## Saturday, July 7, 2012

### The Monty Hall problem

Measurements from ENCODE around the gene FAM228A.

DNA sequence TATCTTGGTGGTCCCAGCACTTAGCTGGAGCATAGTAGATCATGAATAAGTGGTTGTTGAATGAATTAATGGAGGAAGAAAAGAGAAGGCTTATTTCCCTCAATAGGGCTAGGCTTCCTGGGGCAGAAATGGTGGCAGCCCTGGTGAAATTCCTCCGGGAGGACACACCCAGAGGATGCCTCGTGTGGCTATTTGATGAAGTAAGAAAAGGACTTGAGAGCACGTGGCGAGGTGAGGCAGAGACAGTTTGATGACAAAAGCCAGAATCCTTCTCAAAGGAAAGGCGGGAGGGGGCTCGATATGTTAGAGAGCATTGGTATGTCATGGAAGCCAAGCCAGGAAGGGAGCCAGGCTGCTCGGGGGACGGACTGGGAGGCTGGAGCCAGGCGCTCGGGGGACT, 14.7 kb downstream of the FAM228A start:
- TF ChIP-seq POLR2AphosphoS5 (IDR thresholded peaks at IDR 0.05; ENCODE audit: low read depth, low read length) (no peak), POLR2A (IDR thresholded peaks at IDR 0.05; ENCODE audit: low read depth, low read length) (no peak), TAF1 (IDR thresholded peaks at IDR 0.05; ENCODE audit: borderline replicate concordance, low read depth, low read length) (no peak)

The Monty Hall problem is one of my favorite problems whose solution is counter-intuitive. Suppose you are being shown 3 closed boxes by Monty Hall, only one of which contains a prize and the other 2 are empty. You get to choose a box, and Monty, who knows which box contains the prize, opens an empty box that you did not choose. He then asks you if you want to change your mind. Intuitively, one would think that it doesn't make a difference if you switch or not. But it turns out your odds are doubled if you change your mind. The reasoning is as follows. If you have initially picked a box with the prize in it, then not changing your mind will result in you getting the prize. You have a 1 in 3 chance of initially picking the winning box. If you have initially picked an empty box, switching will result in you getting the prize, and you have a 2 in 3 chance of initially picking an empty box. So the odd of winning by switching is double the odd of winning by not switching.

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